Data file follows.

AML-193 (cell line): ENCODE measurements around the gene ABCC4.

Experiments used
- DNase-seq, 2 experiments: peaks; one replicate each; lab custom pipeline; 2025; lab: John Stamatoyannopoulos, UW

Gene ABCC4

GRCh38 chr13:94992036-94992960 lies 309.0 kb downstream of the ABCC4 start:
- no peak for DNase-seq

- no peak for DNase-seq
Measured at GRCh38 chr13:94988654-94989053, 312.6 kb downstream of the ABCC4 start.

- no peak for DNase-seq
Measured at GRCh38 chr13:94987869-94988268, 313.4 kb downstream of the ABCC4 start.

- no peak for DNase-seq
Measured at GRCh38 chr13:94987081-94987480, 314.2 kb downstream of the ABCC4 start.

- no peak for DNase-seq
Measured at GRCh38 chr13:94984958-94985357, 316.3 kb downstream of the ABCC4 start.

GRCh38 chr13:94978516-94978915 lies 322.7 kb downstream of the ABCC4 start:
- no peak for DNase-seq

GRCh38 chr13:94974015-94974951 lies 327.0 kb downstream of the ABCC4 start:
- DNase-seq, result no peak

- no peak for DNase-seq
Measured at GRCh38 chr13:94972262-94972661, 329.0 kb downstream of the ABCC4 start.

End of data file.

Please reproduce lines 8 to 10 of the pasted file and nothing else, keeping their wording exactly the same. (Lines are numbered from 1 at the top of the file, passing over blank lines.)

Measured at GRCh38 chr13:94988654-94989053, 312.6 kb downstream of the ABCC4 start.

- no peak for DNase-seq
Measured at GRCh38 chr13:94987869-94988268, 313.4 kb downstream of the ABCC4 start.